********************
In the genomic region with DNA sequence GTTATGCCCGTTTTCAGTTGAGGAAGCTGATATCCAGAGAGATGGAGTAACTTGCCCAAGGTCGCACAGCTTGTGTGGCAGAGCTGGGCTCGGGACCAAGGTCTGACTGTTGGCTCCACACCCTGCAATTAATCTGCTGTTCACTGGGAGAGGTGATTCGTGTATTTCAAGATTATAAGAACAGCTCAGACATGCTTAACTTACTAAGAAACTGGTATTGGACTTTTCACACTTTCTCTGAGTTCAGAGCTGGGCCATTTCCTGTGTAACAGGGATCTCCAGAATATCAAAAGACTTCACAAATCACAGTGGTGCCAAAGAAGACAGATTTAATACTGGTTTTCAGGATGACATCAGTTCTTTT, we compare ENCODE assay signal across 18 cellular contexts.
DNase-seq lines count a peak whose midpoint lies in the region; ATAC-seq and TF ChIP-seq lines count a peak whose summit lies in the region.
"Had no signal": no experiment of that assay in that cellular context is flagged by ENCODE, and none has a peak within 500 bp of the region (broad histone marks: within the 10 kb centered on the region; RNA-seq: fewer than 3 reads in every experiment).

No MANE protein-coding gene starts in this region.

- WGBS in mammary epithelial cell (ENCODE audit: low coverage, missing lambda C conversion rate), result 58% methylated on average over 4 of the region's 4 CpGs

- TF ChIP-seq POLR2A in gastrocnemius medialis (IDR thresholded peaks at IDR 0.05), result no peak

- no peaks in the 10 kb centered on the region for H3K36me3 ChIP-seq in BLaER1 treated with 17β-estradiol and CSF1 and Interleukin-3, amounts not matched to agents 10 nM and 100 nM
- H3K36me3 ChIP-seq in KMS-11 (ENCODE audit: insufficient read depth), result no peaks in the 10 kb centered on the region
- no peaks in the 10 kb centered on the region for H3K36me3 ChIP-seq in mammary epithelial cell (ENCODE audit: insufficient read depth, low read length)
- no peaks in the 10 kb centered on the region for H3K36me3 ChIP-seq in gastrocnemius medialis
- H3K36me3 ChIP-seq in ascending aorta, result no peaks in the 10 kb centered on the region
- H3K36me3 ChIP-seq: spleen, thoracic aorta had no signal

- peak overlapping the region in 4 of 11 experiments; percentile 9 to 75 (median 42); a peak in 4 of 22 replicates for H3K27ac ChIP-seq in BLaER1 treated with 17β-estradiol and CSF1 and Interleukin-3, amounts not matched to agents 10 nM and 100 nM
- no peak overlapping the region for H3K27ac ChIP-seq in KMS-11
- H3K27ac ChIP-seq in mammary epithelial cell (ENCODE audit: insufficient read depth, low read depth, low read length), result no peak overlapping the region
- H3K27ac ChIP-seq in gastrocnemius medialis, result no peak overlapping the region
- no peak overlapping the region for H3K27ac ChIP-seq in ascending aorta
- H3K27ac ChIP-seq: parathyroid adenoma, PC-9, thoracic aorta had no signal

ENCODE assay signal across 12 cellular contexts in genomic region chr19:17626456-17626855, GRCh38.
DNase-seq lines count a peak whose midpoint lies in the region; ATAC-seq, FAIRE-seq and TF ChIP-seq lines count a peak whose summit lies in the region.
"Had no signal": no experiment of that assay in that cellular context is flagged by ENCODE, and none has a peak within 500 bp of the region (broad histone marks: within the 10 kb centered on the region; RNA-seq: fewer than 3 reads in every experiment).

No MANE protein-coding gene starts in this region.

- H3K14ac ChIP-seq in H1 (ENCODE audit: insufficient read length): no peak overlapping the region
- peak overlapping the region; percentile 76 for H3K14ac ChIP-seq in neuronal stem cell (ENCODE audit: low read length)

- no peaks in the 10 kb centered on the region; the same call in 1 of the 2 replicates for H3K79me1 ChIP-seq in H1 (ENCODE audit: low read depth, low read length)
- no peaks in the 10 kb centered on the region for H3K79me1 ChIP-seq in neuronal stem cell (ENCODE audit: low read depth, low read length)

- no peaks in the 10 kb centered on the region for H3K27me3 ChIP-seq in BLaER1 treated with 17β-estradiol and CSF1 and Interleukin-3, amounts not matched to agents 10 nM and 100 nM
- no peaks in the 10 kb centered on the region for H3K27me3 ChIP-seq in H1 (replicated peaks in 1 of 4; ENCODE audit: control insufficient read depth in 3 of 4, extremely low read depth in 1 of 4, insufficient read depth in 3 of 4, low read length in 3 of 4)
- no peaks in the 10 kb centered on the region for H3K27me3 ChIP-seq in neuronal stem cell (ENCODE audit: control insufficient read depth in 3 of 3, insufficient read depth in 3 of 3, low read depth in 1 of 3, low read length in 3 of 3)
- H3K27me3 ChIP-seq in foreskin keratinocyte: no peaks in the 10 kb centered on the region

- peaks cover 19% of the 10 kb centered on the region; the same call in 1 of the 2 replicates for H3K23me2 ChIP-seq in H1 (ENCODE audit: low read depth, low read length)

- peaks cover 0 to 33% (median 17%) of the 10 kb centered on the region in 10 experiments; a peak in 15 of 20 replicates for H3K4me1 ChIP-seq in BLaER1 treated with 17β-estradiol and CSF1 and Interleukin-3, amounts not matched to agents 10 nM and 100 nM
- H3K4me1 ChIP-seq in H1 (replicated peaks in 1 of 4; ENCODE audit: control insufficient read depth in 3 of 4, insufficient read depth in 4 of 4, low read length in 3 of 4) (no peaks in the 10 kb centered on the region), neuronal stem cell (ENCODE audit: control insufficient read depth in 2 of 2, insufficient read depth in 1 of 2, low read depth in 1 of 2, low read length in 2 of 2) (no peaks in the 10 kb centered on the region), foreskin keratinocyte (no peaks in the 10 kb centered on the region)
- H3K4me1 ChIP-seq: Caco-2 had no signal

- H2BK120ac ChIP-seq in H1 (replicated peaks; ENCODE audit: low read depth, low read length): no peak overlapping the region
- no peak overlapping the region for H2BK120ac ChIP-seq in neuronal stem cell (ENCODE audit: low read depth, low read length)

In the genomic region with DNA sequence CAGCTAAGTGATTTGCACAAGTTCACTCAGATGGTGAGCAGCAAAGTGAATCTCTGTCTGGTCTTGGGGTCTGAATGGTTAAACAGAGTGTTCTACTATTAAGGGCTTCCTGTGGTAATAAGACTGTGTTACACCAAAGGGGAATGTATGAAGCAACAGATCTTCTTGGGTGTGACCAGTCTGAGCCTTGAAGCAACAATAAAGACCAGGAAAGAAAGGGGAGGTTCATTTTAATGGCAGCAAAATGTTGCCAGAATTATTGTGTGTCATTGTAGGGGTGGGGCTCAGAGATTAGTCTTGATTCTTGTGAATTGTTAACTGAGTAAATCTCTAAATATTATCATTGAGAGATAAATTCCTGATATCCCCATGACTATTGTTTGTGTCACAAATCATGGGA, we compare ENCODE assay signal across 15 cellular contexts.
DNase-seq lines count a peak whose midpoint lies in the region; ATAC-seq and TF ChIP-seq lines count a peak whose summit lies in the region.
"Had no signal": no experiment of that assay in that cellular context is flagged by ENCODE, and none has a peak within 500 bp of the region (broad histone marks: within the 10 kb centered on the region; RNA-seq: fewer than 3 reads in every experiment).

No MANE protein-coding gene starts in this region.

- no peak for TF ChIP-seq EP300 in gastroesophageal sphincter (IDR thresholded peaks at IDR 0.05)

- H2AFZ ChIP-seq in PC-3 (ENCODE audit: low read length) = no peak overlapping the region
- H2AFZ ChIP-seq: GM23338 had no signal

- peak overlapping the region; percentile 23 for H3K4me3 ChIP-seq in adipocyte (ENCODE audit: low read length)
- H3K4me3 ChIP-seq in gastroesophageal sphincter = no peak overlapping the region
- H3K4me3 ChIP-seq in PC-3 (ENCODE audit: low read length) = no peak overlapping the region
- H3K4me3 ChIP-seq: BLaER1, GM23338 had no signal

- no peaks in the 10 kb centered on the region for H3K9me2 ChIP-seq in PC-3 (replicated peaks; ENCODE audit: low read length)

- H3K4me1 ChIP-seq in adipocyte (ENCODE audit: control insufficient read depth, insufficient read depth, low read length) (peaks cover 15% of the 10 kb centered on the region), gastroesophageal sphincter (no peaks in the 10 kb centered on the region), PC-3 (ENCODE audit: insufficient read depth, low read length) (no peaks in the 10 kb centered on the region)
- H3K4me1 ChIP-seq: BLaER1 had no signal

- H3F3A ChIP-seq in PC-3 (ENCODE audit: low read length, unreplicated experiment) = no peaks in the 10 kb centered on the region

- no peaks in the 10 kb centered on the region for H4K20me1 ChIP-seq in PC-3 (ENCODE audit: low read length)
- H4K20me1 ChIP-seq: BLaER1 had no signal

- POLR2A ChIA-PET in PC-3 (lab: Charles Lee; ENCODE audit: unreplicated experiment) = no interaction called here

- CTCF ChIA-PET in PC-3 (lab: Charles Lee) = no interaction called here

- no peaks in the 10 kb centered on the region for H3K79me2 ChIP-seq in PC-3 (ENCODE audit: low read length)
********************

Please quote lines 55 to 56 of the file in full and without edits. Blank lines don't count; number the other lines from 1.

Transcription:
- CTCF ChIA-PET in PC-3 (lab: Charles Lee) = no interaction called here

- no peaks in the 10 kb centered on the region for H3K79me2 ChIP-seq in PC-3 (ENCODE audit: low read length)